November-December 2019 is set to be BIG for e-commerce worldwide, fueled by Singles’ Day shopping in Asia, Black Friday and Cyber Monday sales in Western markets, and the year-end Christmas season.
Based on Adobe Analytics data, US online sales for the 2019 holiday season are expected to increase by 14.1%, totaling USD$143.7 billion, while total retail shopping (offline and online), will rise by 4%. 1 out of 5 dollars this holiday season will be spent during Cyber Week – between Thanksgiving Day and Cyber Monday – generating $29 billion (or 20%) of total online revenue this season.
Adobe predicts Cyber Monday to set new records as the largest and fastest-growing online shopping day of the year, with $9.4 billion in sales, an 18.9% increase year over year.
In Asia, the same – maybe even more – can be said for 11.11 or Singles’ Day 2019. According to Forrester’s senior analyst Xiaofeng Wang, since 2013, Singles’ Day event founder Alibaba has generated more online gross merchandise volume (GMV) than all US retailers put together on Black Friday and Cyber Monday combined.
“While eye-popping GMV numbers have become routine, we expect Singles’ Day to become grander than ever in terms of scale and reach, innovations, and social responsibility,” said Wang.
Here’s what she believes we can expect, come 11 November 2019:
- Bigger discounts will come with more complex promotion schemes. Major players such as Alibaba, JD.com and Shopee rolled out preorder campaigns with varying start dates, and their promotion schemes have become increasingly complex. Consumers fall into a dilemma between deals that are too good to resist and schemes that are too many and too complex to follow.
- Alibaba will continue to push the boundaries of what to buy online. Last year, Alibaba expanded its 11.11 product portfolio to new industries like automobile and hotel. This year, it is expanding into new areas such as entertainment to offline services to real estate. Consumers in China can buy tickets to Disney Parks, car care services, home decoration, and renovation services online. What’s more, Alibaba plans to sell 10,000 apartments on its auction platform.
- Live streaming commerce will be the key driver of revenue growth. Live streaming commerce is increasingly gaining momentum in China and quickly expanding to South-east Asia and beyond. Lazada, Shopee, and Rakuten all launched live streaming features. Beauty brand Whoo already created a jaw-dropping record of achieving 100 million yuan GMV in six minutes of live streaming during the preorder campaign period. Fifty-five cars were sold in just one second in another live streaming session of Chinese automobile brand JMC. We expect to see more record-breaking live streaming sales like this emerge on 11.11 this year.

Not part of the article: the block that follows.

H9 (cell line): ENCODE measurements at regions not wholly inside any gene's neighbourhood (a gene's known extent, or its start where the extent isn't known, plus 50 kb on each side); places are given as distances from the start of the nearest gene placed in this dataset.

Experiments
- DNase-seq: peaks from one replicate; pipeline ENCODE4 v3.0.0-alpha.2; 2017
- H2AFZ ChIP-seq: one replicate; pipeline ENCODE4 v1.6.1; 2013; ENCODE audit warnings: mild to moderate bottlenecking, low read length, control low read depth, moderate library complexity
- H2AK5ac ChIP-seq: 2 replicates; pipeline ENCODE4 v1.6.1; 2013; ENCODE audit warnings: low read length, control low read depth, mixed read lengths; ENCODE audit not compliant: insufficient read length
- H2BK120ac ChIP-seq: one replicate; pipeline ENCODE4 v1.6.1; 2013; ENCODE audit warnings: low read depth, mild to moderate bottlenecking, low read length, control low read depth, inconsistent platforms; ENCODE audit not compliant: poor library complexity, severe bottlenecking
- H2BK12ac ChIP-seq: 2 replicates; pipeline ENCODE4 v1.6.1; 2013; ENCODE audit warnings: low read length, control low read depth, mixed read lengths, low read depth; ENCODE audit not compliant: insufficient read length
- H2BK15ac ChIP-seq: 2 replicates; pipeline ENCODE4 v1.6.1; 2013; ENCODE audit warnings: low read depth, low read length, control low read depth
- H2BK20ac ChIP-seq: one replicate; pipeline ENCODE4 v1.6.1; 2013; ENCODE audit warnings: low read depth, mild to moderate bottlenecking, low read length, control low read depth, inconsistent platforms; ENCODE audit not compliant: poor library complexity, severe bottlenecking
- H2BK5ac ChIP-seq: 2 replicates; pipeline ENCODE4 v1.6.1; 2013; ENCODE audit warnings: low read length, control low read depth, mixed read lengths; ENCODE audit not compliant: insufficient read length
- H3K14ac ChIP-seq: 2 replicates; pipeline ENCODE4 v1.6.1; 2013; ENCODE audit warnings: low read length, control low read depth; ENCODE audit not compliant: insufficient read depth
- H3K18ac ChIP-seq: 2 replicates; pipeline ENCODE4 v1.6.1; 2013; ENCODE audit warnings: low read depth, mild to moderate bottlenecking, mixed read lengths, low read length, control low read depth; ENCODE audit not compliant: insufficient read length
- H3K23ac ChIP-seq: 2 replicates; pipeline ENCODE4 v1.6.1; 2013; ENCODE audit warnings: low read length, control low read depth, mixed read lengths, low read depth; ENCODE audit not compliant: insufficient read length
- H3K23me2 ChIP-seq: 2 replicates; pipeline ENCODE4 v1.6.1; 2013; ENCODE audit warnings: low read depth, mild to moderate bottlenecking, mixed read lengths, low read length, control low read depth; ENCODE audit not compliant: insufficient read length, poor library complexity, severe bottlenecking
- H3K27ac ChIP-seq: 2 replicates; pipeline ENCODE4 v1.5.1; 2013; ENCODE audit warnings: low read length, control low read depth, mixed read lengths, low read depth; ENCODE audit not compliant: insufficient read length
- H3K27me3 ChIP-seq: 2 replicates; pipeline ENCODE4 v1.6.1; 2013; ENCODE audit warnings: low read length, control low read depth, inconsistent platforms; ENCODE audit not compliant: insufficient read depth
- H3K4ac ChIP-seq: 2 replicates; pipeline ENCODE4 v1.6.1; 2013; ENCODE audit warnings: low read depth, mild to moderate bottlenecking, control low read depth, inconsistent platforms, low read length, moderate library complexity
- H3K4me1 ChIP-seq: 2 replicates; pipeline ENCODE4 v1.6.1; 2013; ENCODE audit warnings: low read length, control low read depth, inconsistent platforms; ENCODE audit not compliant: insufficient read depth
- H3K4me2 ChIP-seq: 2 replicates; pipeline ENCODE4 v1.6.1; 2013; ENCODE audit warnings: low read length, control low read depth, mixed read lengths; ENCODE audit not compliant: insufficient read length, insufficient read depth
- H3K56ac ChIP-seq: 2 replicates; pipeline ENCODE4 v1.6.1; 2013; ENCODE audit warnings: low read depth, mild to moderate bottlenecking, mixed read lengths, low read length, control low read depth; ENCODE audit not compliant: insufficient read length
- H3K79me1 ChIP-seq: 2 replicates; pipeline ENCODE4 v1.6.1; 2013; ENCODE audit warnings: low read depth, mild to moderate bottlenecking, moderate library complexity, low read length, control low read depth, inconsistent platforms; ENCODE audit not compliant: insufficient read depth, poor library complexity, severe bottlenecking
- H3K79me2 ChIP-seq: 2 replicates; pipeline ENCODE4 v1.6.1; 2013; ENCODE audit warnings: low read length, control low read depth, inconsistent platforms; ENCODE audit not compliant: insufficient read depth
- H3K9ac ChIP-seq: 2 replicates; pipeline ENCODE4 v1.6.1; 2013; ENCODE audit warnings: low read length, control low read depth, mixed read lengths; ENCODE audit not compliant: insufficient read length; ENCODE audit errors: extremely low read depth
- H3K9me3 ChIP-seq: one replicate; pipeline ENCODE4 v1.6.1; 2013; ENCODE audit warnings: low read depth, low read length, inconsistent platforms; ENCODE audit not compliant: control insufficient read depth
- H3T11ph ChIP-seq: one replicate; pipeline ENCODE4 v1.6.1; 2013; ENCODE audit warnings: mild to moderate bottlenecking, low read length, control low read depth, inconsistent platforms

- Leading retailers and brands will differentiate with their social responsibility. Alibaba announced the plan of “a greener 11.11.” It is committing to set up 40,000 recycling stations across China through its Cainiao Smart Logistics Network, along with an additional 35,000 by its express-courier partners. It also encourages consumers to participate by rewarding them with “green energy” points on Ant Forest. Not exactly for Singles Day, Singapore-based online retailer Carousell recently launched a “reboxing” campaign with the similar idea of reducing waste. We expect to see more retailers and brands participate and initiate social responsibility campaigns like this.”
Judith Loh, Head of Relationship Management, Wirecard APAC, observed that Singles’ Day has evolved from online sales to an annual event that provides a glimpse into the shopping experience of the future.
“It has spurred new thinking in the retail sector, as brands compete to draw customers into exciting new experiences,” said Loh. “Core to this transformation is a shift towards Unified Commerce – a flexible, continuous and consistent approach to bridge online and offline for a superior shopping experience.”